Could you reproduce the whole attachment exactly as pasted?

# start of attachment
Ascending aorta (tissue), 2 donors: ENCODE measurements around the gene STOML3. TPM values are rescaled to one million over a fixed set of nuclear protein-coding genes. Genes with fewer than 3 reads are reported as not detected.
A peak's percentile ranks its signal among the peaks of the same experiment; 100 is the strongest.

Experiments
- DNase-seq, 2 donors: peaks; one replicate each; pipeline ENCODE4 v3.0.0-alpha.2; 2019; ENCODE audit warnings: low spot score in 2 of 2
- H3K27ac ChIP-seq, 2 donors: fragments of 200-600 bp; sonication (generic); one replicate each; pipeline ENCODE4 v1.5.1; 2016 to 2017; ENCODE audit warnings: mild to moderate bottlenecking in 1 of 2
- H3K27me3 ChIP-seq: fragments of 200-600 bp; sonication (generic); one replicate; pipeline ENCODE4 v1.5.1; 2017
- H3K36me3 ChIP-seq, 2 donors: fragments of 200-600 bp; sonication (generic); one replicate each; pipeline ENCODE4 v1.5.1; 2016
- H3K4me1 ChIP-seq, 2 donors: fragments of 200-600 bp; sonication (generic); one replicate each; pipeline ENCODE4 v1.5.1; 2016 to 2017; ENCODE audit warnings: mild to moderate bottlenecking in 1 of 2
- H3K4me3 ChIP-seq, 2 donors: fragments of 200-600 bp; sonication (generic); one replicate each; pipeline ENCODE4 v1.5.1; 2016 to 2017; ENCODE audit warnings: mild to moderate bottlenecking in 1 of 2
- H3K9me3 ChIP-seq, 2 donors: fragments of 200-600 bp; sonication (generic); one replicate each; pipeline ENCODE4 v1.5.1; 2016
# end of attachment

Ascending aorta (tissue), 2 donors: ENCODE measurements around the gene STOML3. TPM values are rescaled to one million over a fixed set of nuclear protein-coding genes. Genes with fewer than 3 reads are reported as not detected.
A peak's percentile ranks its signal among the peaks of the same experiment; 100 is the strongest.

Experiments
- DNase-seq, 2 donors: peaks; one replicate each; pipeline ENCODE4 v3.0.0-alpha.2; 2019; ENCODE audit warnings: low spot score in 2 of 2
- H3K27ac ChIP-seq, 2 donors: fragments of 200-600 bp; sonication (generic); one replicate each; pipeline ENCODE4 v1.5.1; 2016 to 2017; ENCODE audit warnings: mild to moderate bottlenecking in 1 of 2
- H3K27me3 ChIP-seq: fragments of 200-600 bp; sonication (generic); one replicate; pipeline ENCODE4 v1.5.1; 2017
- H3K36me3 ChIP-seq, 2 donors: fragments of 200-600 bp; sonication (generic); one replicate each; pipeline ENCODE4 v1.5.1; 2016
- H3K4me1 ChIP-seq, 2 donors: fragments of 200-600 bp; sonication (generic); one replicate each; pipeline ENCODE4 v1.5.1; 2016 to 2017; ENCODE audit warnings: mild to moderate bottlenecking in 1 of 2
- H3K4me3 ChIP-seq, 2 donors: fragments of 200-600 bp; sonication (generic); one replicate each; pipeline ENCODE4 v1.5.1; 2016 to 2017; ENCODE audit warnings: mild to moderate bottlenecking in 1 of 2
- H3K9me3 ChIP-seq, 2 donors: fragments of 200-600 bp; sonication (generic); one replicate each; pipeline ENCODE4 v1.5.1; 2016